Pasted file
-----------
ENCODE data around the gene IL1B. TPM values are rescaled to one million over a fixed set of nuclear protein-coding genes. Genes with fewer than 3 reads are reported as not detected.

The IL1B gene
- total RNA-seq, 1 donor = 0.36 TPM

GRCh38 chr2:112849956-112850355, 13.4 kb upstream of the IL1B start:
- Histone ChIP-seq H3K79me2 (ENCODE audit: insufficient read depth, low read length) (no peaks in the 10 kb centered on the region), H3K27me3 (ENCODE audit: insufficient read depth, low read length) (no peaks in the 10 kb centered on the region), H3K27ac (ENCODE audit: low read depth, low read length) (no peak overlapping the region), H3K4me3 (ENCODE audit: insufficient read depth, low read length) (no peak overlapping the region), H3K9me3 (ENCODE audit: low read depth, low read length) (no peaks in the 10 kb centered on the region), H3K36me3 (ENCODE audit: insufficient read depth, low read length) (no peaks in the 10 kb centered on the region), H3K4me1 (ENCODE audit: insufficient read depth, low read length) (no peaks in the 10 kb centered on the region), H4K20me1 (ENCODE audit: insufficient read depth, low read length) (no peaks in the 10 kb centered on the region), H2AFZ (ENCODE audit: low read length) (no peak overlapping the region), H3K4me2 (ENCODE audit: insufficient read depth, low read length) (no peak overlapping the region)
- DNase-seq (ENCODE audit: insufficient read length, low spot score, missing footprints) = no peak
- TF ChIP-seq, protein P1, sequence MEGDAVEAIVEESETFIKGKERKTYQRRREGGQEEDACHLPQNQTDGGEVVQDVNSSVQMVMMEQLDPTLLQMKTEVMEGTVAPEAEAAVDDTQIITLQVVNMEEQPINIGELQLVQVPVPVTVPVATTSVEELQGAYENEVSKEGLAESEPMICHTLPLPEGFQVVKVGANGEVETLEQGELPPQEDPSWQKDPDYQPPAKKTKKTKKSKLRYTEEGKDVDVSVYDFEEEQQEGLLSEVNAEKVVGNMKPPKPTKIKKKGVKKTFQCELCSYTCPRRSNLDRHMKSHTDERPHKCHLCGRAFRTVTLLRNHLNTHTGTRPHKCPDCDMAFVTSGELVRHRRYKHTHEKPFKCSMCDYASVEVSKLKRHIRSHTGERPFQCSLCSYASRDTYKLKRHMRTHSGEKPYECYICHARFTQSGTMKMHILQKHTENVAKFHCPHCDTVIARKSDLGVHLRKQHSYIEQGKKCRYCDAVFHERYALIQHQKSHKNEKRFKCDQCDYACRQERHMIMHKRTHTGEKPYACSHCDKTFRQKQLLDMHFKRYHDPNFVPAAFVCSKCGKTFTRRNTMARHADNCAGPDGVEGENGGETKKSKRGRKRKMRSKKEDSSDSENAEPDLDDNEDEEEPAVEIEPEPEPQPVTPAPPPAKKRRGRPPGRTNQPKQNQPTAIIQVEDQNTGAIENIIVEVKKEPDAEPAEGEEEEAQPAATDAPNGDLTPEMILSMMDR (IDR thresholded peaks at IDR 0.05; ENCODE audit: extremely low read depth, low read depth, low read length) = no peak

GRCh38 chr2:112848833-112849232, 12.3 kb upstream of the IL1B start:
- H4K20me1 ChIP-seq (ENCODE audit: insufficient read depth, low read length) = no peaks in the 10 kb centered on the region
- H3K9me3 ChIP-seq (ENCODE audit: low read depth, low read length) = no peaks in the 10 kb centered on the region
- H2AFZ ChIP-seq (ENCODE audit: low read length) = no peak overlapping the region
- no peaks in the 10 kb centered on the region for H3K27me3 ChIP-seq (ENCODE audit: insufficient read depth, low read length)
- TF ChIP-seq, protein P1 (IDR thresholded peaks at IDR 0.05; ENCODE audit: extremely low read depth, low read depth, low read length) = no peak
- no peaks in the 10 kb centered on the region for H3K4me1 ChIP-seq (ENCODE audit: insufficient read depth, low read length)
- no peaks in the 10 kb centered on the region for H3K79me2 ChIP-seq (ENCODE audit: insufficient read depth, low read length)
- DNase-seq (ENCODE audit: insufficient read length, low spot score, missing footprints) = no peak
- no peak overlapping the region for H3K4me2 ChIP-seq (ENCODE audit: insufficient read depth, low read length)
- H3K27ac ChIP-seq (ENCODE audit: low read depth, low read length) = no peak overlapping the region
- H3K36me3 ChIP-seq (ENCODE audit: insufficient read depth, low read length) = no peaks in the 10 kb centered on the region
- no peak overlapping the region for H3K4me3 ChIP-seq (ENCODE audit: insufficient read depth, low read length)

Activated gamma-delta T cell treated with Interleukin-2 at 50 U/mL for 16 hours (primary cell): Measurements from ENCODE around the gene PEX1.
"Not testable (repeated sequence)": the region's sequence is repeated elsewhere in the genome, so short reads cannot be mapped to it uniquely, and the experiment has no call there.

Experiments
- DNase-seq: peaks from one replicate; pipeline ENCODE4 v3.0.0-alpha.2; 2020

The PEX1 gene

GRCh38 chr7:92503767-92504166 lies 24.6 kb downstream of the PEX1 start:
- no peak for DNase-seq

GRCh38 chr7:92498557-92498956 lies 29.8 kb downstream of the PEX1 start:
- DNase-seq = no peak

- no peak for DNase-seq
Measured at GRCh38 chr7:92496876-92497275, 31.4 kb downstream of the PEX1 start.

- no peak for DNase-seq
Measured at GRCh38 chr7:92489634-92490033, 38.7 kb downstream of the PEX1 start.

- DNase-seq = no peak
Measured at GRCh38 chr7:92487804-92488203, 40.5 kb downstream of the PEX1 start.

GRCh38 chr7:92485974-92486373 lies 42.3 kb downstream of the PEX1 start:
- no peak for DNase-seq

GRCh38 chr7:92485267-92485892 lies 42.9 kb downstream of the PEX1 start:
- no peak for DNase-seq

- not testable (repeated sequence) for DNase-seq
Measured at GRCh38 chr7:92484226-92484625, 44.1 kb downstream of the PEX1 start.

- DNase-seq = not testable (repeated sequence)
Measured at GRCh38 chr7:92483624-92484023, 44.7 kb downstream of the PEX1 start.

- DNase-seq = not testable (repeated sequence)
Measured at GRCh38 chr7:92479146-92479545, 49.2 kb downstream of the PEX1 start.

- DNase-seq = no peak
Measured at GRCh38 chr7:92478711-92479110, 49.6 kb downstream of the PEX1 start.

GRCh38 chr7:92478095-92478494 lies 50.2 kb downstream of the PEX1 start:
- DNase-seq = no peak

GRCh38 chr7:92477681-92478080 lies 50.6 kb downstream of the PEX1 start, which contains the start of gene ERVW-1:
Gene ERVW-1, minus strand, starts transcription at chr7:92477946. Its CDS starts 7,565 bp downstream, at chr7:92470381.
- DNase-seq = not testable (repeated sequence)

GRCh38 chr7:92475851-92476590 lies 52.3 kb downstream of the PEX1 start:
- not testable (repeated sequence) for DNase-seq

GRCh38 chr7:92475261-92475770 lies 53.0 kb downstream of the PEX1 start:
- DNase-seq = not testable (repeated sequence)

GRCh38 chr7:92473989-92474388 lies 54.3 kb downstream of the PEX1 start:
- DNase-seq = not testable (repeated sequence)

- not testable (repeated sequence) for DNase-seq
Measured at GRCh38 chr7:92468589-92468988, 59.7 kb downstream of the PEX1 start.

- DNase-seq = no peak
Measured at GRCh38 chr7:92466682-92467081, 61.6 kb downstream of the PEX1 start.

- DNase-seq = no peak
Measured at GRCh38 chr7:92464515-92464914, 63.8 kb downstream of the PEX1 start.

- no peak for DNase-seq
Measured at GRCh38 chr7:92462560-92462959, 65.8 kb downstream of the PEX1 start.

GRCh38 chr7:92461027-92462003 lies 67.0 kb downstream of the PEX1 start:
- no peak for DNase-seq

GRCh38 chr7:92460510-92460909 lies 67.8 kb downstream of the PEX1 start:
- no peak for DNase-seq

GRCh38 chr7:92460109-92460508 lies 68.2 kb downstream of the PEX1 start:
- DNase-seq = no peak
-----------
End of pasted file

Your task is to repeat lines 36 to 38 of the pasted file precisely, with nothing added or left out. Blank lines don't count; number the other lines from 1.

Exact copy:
GRCh38 chr7:92485974-92486373 lies 42.3 kb downstream of the PEX1 start:
- no peak for DNase-seq

GRCh38 chr7:92485267-92485892 lies 42.9 kb downstream of the PEX1 start: